The first major project where lasers played a big role in major conservation efforts was in the city of Cremona, which of course is famous for stratovarian, guinarian , all the stringed instrument makers. In Cremona we did major parts of the facade of the Cremona Cathedral including marble reliefs of the four prophets at the front door, Isaiah and the others, and that was in 1989 and 1990. At that point we were cleaning many square meters of marble surfaces of intricate detail and that’s about the time that Costas Fotakis picked up this technology and really went with it.
Church: Now what kind of laser were you using?
Asmus: Well when we started our work, you didn’t have very much choice. In 1970, 1971 and 1972, there were really two major laser types that produced high powers in short pulses and these were neodymium glass lasers and ruby lasers. So the only way you could make pulse holography in 1970, 1971, 1972 was with a ruby laser because it’s wavelength matched the spectra responses spectroscopic photographic plates, the one used in holography. So we started out with a ruby laser and it was more suitable than neodymium glass lasers because glass has a poor thermal conductivity and you can’t really have a very high average power because you have to wait for the glass to cool down between pulses. So in the early seventies, there was really no choice other than ruby.
Now Neodymium YAG had been invented and had been turned into lasers but in the early seventies, neodymium glass rods were very problematical in trying to grow them to large sizes. Just about the time we were doing our work in Venice, the Lynton Corporation succeeded in making larger high quality Neodymium YAG rods. So those became available in 1973, 1974 and so I think by 1975, everyone was switching to Neodymium YAG because it existed. So I believe after about 1975, we and then all of our successors in this field, pretty much universally went to Neodymium YAG. Of course, in subsequent decades there have been a number of other lasers that have been developed that give you options for other wavelengths and of course the harmonic crystals for turning YAG infrared wavelengths into green and near ultraviolet have become available. So the stable of available lasers has broadened considerably.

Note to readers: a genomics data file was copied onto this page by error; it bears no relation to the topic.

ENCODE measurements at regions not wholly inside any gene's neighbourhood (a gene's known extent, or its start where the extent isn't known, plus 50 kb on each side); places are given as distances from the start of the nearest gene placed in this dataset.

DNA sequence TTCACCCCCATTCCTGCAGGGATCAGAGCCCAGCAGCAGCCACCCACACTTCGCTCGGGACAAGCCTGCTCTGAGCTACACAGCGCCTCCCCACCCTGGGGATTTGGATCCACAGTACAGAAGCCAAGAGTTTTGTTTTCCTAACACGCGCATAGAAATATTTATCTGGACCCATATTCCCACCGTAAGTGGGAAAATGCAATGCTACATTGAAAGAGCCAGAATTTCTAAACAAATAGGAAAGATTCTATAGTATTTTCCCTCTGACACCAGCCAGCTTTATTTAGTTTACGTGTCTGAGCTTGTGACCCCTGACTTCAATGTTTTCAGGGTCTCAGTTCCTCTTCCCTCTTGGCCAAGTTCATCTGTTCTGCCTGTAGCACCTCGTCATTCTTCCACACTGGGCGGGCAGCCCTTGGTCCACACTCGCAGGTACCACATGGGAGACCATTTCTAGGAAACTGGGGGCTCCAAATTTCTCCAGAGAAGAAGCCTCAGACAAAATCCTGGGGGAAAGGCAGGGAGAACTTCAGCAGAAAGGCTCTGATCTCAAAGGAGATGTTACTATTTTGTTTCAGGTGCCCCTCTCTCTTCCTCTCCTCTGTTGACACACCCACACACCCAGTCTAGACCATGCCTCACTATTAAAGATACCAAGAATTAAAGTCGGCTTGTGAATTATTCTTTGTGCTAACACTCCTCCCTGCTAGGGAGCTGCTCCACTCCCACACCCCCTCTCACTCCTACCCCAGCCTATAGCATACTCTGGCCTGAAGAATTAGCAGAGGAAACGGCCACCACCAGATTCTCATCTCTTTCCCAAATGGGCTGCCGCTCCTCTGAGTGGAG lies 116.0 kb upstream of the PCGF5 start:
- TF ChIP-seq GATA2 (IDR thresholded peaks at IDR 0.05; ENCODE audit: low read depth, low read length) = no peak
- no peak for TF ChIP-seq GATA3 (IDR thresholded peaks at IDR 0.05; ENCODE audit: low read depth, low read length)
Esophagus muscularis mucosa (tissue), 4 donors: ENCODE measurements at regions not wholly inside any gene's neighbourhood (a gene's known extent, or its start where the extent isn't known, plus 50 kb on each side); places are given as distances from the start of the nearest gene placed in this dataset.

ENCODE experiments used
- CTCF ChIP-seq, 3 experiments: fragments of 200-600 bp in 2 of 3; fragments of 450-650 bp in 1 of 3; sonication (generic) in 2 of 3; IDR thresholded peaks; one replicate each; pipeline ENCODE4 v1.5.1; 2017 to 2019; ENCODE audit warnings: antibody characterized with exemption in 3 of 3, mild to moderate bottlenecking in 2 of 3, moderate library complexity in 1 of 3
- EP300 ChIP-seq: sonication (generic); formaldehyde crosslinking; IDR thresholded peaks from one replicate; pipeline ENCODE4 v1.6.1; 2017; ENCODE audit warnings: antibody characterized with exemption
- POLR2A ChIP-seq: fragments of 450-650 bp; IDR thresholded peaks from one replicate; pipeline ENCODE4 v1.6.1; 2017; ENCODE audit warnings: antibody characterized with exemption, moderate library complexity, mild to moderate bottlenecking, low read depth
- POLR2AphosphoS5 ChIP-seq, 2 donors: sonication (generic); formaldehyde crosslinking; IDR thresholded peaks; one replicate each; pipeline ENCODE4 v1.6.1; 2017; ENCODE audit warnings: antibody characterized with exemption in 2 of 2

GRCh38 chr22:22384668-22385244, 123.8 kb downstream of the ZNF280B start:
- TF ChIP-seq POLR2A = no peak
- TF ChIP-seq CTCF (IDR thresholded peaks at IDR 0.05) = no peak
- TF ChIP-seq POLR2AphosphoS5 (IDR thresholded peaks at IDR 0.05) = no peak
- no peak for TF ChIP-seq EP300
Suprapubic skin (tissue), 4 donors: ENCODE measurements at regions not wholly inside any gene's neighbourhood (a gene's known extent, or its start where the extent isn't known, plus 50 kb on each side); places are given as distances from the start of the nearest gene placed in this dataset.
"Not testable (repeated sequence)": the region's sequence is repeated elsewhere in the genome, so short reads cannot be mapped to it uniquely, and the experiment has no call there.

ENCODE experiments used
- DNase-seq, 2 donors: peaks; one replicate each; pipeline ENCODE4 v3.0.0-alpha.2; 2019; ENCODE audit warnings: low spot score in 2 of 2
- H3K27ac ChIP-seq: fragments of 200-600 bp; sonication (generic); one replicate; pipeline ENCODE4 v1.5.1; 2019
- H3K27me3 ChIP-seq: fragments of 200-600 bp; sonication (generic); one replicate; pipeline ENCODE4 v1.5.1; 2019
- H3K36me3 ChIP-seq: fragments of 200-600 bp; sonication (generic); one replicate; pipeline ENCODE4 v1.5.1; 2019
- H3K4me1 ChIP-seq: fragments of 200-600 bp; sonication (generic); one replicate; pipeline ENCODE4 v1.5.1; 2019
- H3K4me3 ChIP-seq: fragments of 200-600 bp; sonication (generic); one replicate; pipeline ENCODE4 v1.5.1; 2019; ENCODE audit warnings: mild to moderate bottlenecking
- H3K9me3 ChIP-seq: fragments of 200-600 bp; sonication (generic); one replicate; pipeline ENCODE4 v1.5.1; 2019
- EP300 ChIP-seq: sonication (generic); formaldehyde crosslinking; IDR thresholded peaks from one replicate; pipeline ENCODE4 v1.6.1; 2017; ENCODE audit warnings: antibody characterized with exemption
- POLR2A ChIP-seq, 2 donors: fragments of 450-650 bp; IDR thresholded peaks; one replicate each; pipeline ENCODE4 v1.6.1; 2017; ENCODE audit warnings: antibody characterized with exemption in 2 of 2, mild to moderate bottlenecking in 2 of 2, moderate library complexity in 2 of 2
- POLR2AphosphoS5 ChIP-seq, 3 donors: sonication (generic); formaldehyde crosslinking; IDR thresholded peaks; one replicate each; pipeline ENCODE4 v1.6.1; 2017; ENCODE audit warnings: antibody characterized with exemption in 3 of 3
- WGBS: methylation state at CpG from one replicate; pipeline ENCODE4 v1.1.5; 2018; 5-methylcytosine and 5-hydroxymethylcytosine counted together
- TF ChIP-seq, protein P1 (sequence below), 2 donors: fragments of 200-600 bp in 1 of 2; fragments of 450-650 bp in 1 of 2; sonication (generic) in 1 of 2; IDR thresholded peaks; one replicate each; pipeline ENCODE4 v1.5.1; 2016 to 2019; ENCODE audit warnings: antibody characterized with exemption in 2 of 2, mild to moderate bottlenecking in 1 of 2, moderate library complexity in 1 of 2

At one time a very interesting laser type that emerged was the excimer laser using krypton fluoride and xenon fluoride. There was a period where we did quite a bit of laboratory investigation of using those types of lasers on artworks and it looked very promising, I suppose around 1980. But those lasers, those excimer lasers used gases and they’re complex and present reliability problems, at least then and about that time, picosecond and femtosecond lasers from a number of the solid state posts became available and I think those extremely short pulse lasers, picosecond and femtosecond have been so successful on some of the very fragile materials. But I am not aware of anybody who’s proceeded with the excimer lasers to see what they can do. So I think between the standard Q-switched neodymium YAG lasers and the harmonic generation from those and a few of the offshoots is pretty much the range of lasers that you find using. Dye lasers hypothetically offer some possibilities because they’re so widely tunable but the dye lasers haven’t been that successful commercially at least to this point so I haven’t seen much activity with dye lasers.
Church: Sounds fascinating. I’ll look forward to it. Thank you for talking to us today Dr. Asmus. We hope to talk to you more in the future. Of course, you’ve given a great keynote here at the 2012 3D Digital Documentation Summit. We look forward to hearing more from you in the future.
Asmus: Well thanks, Jason and it’s been fun. I’ve met a whole new cast of characters associated with allied fields so I’ve made many friends, and I think maybe I’ve helped a little bit in exposing them to some of the experiences I’ve had over the last sixty years of this phase of my career.
Ammons: Thank you for listening to today’s show. If you would like more information, check out our podcast show notes at ncptt.nps.gov. Until next time, good bye everybody.
More information about Dr. Asmus and the history of technology in conservation can be found at his keynote address for the 2012 3D Digital Documentation Summit.